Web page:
Last week, an article was published in the MIT Technology Review with an extremely provocative headline, titled:
“Let’s Destroy Bitcoin”
…And it caused quite a stir – the media began drawing up news alerts, publicizing how some “MIT professors” were planning to sabotage the world’s most popular cryptocurrency.
As exciting as “killing” a currency sounds in a headline, the actual article was much more pedestrian.
The MIT Technology Review is owned by MIT, but the editorial section (where the article was published) is NOT a part of the university. This means that anything written there is not representative of MIT or its professors.
The article wasn’t written by an MIT professor either, nor was it even edited by one.
In fact, not a single MIT staff member had anything to do with the writing of it.
The article was part of the Technology Review’s special issue that focused on crypto, blockchain, and how the technology will change in the future.
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The editor of this issue wrote a letter titled “A Technology in Turmoil”, where he mentions, “a casual reader of the news might be forgiven for thanking that Blockchain mania is over.”
Then he introduces “Let’s Destroy Bitcoin”, prefacing the article with the following statement, “Morgen Peck draws out three futuristic scenarios in which Bitcoin, the original and still the biggest cryptocurrency, might become irrelevant, supplanted by rivals.”
So really, all the article presents is three hypothetical (and unlikely) scenarios in which Bitcoin will be devalued. It NEVER calls for the death of the cryptocurrency like the headline would have you believe.
The first scenario, one I get asked about frequently, involves a government takeover of Bitcoin and the creation of “Fedcoin”, a cryptocurrency backed by the Federal Reserve:
“The year is two-thousand-something-big, and it’s the day your taxes are due. But you don’t file them. Instead an algorithm automatically makes a withdrawal from your electronic wallet, in a currency called Fedcoin”
Other financial gurus out there would have you believe that an upcoming G20 meeting in July will result in an outright ban of cryptocurrency, and the creation of a state-backed coin.
This is a concept that has gained traction over the last several months, and Bitcoin bears love to repeat it – as if it holds any water.
The intent with messages like these is to discredit crypto and promote traditional investments, investments that the “old guard” of Wall Street hold on to dearly.
The upcoming G20 summit does indeed have a “set deadline” for cryptocurrency regulations, but it is not to ban crypto outright nor take steps towards doing so.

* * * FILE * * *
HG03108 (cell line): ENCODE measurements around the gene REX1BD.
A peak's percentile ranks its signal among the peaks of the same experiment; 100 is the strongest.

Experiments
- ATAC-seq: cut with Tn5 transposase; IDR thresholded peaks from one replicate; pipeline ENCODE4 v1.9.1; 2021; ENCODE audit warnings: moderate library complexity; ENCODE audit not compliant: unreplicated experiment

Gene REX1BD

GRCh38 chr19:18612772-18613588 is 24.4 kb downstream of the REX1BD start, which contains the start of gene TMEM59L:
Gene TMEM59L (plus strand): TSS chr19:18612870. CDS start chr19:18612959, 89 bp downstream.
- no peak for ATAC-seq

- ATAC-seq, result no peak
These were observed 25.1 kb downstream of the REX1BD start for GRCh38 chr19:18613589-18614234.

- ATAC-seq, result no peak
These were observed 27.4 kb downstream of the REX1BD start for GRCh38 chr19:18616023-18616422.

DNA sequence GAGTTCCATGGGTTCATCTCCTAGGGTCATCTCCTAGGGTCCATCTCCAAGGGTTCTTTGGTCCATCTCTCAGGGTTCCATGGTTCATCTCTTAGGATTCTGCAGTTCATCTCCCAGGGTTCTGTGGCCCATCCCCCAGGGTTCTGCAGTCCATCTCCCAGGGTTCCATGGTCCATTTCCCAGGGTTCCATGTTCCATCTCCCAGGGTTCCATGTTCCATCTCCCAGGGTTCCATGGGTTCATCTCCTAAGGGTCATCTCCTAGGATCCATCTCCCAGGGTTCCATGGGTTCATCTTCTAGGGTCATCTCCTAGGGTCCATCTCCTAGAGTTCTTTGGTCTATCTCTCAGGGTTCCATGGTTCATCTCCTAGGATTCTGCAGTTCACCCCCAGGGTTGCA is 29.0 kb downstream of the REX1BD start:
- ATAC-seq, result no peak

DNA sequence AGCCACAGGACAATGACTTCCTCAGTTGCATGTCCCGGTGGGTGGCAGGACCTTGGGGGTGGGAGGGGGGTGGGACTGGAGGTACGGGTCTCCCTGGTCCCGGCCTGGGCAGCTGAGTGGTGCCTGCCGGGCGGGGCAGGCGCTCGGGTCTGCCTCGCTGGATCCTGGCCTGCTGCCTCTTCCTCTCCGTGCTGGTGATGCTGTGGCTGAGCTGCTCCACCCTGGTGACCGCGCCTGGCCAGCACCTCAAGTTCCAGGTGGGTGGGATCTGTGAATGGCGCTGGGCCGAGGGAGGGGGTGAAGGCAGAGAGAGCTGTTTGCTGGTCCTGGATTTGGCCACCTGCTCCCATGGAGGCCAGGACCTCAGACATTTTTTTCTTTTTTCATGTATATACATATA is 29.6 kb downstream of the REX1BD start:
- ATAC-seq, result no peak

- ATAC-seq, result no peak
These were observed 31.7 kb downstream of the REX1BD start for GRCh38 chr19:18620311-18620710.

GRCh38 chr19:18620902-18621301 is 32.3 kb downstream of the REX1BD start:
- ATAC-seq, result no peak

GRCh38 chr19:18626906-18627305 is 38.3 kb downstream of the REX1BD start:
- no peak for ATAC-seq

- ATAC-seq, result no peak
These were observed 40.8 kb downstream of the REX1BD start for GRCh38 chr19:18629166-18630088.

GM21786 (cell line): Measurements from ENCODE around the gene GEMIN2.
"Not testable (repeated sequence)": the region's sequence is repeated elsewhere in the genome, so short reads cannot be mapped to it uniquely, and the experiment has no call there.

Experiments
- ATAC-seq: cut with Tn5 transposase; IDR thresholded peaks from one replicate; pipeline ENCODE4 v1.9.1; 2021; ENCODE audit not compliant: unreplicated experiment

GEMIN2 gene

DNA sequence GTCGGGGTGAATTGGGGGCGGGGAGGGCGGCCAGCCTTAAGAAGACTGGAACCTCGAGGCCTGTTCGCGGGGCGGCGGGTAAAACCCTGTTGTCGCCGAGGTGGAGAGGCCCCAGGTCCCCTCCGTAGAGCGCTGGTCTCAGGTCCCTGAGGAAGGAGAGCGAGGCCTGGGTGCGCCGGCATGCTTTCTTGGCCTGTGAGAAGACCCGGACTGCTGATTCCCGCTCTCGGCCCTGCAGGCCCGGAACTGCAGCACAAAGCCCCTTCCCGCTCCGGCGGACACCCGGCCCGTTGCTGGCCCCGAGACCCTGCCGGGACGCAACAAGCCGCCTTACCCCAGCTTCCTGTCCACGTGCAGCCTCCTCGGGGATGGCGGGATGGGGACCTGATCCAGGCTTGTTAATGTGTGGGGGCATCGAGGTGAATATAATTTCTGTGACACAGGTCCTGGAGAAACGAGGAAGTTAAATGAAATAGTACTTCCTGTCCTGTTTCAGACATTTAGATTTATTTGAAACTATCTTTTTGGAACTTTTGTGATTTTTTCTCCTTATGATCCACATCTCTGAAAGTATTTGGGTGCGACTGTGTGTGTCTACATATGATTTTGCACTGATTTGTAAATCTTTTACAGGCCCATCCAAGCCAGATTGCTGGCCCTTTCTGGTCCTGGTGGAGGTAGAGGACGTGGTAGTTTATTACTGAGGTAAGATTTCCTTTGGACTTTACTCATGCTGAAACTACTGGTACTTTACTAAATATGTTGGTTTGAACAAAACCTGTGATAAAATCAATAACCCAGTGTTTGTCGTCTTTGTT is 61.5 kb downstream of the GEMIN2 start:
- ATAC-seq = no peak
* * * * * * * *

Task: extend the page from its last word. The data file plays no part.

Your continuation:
In late March, Argentina Central Bank chair Frederico Sturzenegger said, “In July we have to offer very concrete, very specific recommendations on, not ‘what do we regulate?’ but ‘what is the data we need?'”
The focus will be on fact-finding and creating a structure for all G20 member nations to follow when it comes time to responsibly regulate crypto.
The main concern over crypto is its use in illegal activities, not necessarily the risk of a “financial collapse” like many arm-chair economists repeat endlessly as a criticism of digital currency.
Bank of England head Mark Carney, head of the G20’s Financial Stability Board, agrees that “crypto-assets do not pose risks to global financial stability at this time.”
Even the head of the IMF, Christine Lagarde, sees crypto as a hugely beneficial technology and cautions central banks to be careful of stifling innovation by over-regulating.
Everything else that is being said about Fedcoin is pure speculation. If it ever is created, we are many, many years away from it actually happening.
Moreover, if the governments of the world decide to ban crypto outright (which is highly unlikely), it will be nearly impossible to enforce.
The second scenario discussed in “Let’s Destroy Bitcoin” hypothesizes that it could be dethroned by social media websites creating their own currencies, rewarding users with crypto for clicking on ads.
The last, and most likely scenario proposes that there will be thousands of new cryptocurrencies created in the future, all with features that are superior to what Bitcoin currently offers.
I would not be surprised to see Bitcoin eventually become less popular, but just like these other scenarios, it will be a long time before this happens.
Bitcoin still controls a clear majority share of the market, and I don’t see that changing any time soon.
Especially when it’s starting to make a run back up for the foreseeable future, eyeing a new all-time high along the way.